Stand Out Now We’re Let Out : 3 Age-old Truths Stay True

October 07, 2021 Share this article:

Stand Out

By Keith Labbett, Managing Partner Osprey Executive Search / AltoPartners Toronto

The word campaign in the English language comes from French campagne, meaning “open country” or “field”. As our countries open up, in order to Stand Out it is time to begin your personal campaign. How aggressive or “far afield” depends on your industry and goals. This is a long-term commitment to a process of developing personal value and relevance toward your goals and objectives.

As we slowly drift out of the pandemic, there seems a desire to predict the future. I fall into this category and I am often asked “how” and “what” an executive should do to stand out or outperform their peers? As a history graduate, my first instinct is to look back at the past – what has worked and why. What has made others stand out in the past during times of upheaval or even in relatively stable times? What have all leaders – business or political – done in the past?

Three truths to consider

  1. To Stand Out, you must get out and be seen and heard

Unless you are planning on being a social media star, that means in person. Even social media icons compete and manufacture “together time” with those critical to their subject matter to leave an impression of relevance. Winston Churchill didn’t rally the allies by telephone - he travelled! Nor did our recent business pioneers turned space travellers Branson, Musk, Bezos build their empires by meeting with people via video. Notably, Corporate Trailblazer Karen Lynch, newly appointed CEO of CVS (highest ranking Fortune 100 female CEO ever), is leading with a passion to transform health care to be more personalized. A trained accountant, she gives credit for her success to her time spent in HR and learning “the importance of the human touch”. With many reasons for being passionate about health care, she backed up her claim “it’s personal to me”, genuinely ensuring her intentions Stand Out. Words to live by are best delivered in person.

2. Create credibility for why you are relevant within your organization or industry

Why is it essential for the people you would like to influence to meet with you? The reasons for credibility vary significantly. It can range from something completely practical and pragmatic such as you have capital to invest or product needed; as cerebral such as you possess information or a skill set that is needed or desired; or as personal as whether your opinion or company is appreciated and valued.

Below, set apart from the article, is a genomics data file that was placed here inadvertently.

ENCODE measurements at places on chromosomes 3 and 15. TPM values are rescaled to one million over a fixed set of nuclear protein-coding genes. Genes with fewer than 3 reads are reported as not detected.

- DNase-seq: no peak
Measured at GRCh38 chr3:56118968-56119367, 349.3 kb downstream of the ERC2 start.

3. Top industry influencers generally gather together with peers, which is something they often do not make known (sometimes it could be seen as a conflict of interest)

Usually, it is to gain a perspective and assurance of being on the right track. The most senior executives are often not plugged-in participants on social media (do not confuse this with being plugged into the business world). Many will give the appearance of having a social media presence. Still, unless it affects their interests directly, they do what is only necessary, and very often, their content is managed by someone else. Even the most gregarious and friendly influencers must keep a vigilant circle of who is important to them personally and professionally. This can often be mistaken as elitist but is generally due to the fact they can be quickly overwhelmed by an outrageous and unmanageable volume of attention. It is a necessity for simple time management, sometimes self-protection and likely sanity. In order to stand out within your industry, or ultimately become a major industry “player”, you must become relevant and trusted. The ultimate is to be a respected equal, and the expert in your field with the influential leaders relevant to your “campaign”. How do you get into your desired circle or build credibility and clout if you’re on the top “rung”? Personal relevance!

Yes, technology has changed everything, as it always has and always will. Yet, people still need connection for trust, comfort and mutual understanding. The most successful of us will still be the ones who initiate and elicit trust, thus enabling them to initiate influence in order to create action and attain desired results. Whether it is for the good of humanity or (more commonly) for their own personal gain (it can be both), all strong leaders I know (or know of) who are looking to gain any influence would prefer (and are) most successful in person.

How are you Standing Out?

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Leadership Consulting